How utility sectors can prepare for the next-generation smart grid?

How utility sectors can prepare for the next-generation smart grid?

Energy CIO Insights | Friday, December 07, 2018

A smart grid can be defined as a smart electrical network that combines electrical network and smart digital communication. They act as self-sufficient electricity network system with monitoring of digital automation technology. It is capable of providing electrical power from multiple sources, that is from wind turbines, solar power systems and from hybrid electric vehicles. The wide range of technologies is implemented to develop a modernized smart grid.

The following are the requirements for a smart grid:

1. Intelligent appliances with temperature sensors should be installed as in thermal stations.

2. Smart meters enabling two-way communication between power providers and the consumers which help in automate billing data collection, failure detection of the device and dispatching repair crews to the exact location.

3. Smart substations should be included for monitoring power status, breaker, security, transformer status, etc. Substations are used to transform voltage for providing safe and reliable delivery of energy. Smart substations enable splitting the path of electricity flow. Substations comprise transformers, switches, capacitor banks, circuit breakers, a network protected relays and several others.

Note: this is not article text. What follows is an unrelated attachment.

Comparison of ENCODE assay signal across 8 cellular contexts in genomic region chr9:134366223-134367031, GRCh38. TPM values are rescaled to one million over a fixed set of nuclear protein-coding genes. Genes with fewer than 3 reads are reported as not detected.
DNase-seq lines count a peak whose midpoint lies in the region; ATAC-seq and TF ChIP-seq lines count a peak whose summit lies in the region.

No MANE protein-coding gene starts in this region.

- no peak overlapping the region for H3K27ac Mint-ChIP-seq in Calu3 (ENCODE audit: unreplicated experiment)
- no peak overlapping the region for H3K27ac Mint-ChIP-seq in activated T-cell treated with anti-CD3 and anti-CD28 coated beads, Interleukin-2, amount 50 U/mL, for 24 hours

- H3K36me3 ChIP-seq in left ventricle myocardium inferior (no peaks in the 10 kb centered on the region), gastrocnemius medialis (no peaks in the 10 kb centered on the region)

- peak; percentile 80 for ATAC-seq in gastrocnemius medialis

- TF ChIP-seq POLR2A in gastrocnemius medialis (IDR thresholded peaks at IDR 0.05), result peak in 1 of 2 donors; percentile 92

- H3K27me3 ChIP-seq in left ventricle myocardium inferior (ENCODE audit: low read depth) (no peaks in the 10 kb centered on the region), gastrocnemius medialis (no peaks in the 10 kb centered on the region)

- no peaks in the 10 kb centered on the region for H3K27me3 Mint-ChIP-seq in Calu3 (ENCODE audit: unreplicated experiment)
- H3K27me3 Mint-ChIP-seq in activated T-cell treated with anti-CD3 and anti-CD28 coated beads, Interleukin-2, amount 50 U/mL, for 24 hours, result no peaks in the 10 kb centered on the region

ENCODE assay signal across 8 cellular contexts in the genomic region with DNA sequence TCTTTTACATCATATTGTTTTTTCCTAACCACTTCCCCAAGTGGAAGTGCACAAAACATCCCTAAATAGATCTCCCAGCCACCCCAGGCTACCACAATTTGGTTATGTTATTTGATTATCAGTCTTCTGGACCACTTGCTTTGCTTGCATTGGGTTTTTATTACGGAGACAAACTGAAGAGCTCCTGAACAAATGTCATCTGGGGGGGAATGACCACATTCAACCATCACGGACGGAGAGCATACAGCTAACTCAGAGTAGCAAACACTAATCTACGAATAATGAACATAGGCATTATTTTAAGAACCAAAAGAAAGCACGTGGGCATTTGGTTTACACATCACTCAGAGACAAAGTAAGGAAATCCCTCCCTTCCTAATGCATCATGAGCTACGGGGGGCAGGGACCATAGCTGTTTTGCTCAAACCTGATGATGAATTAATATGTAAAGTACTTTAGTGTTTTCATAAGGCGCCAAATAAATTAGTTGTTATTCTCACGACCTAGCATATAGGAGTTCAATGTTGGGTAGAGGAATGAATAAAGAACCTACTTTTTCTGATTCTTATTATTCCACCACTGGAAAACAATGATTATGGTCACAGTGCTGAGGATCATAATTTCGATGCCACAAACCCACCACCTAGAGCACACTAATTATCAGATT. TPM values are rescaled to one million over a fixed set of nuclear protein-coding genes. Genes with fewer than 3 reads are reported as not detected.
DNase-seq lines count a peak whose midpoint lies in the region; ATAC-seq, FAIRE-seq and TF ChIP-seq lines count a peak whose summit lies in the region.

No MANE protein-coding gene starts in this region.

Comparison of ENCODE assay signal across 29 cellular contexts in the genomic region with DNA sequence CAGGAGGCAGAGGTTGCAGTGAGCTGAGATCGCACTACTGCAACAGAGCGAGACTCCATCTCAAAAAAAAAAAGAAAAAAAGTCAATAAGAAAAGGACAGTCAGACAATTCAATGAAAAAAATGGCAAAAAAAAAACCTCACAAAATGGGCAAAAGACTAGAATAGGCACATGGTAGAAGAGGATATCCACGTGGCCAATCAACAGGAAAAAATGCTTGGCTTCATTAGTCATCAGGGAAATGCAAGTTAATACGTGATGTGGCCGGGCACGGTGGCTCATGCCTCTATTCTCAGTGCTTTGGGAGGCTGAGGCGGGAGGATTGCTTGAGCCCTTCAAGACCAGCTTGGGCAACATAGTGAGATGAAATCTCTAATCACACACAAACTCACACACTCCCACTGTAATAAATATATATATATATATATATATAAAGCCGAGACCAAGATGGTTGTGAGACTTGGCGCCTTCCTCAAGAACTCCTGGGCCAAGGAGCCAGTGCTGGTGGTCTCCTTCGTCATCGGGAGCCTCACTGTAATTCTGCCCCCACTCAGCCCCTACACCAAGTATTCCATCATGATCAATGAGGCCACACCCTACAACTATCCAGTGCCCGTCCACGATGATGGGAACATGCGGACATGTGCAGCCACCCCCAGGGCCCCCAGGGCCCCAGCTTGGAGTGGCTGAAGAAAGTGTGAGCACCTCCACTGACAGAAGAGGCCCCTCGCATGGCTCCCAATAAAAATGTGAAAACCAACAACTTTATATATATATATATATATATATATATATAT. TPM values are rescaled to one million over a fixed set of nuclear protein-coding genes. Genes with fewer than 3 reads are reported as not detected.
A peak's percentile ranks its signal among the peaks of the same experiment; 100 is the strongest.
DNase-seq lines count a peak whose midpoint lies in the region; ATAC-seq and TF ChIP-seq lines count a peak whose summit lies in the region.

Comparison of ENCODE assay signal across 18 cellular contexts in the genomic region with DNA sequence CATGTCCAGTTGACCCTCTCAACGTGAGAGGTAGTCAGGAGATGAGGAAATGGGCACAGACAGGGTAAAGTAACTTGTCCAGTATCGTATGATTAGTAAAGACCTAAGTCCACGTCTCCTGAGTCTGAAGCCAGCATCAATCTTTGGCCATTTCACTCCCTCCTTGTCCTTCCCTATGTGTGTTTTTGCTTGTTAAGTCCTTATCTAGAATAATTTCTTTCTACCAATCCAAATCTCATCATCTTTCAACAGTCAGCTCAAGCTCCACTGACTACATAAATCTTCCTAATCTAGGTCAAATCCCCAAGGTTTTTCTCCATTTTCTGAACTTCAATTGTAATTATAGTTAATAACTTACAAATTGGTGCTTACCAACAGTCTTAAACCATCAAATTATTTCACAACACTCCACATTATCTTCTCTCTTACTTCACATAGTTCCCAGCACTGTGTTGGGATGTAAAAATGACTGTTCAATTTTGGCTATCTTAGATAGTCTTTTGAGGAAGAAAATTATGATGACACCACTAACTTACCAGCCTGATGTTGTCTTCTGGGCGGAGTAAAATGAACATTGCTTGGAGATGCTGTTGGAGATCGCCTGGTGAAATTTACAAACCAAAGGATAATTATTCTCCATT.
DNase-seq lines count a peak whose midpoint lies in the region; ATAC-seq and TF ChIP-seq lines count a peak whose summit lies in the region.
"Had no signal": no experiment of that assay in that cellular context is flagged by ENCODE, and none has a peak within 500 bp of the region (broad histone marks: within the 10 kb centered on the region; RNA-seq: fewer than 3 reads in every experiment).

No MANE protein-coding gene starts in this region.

4. Super conducting cables are used for long distance power transmission.

5. Fast integrated communication is a real-time needs of the system. The key consideration of an integrated communication should be data carrying capacity, network coverage capability, latency, ease of deployment, and secure.

With the introduction of smart grids, the profile of jobs in utility sectors is also changing. The demanded skill is beyond traditional utility occupations.

New requirements for smart grids installers include knowledge of the eco-energy market, measurement and smart grid management, understanding of risks associated with smart grid management, risk assessment and management, effective selection, installing and operating smart meters, and knowledge on measuring energy consumption.

Even though smart grids mark a radical transformation in utility sectors, there are concerns about security in the smart grid system. Some types of smart meters used can easily be hacked thus losing control over the power supply.

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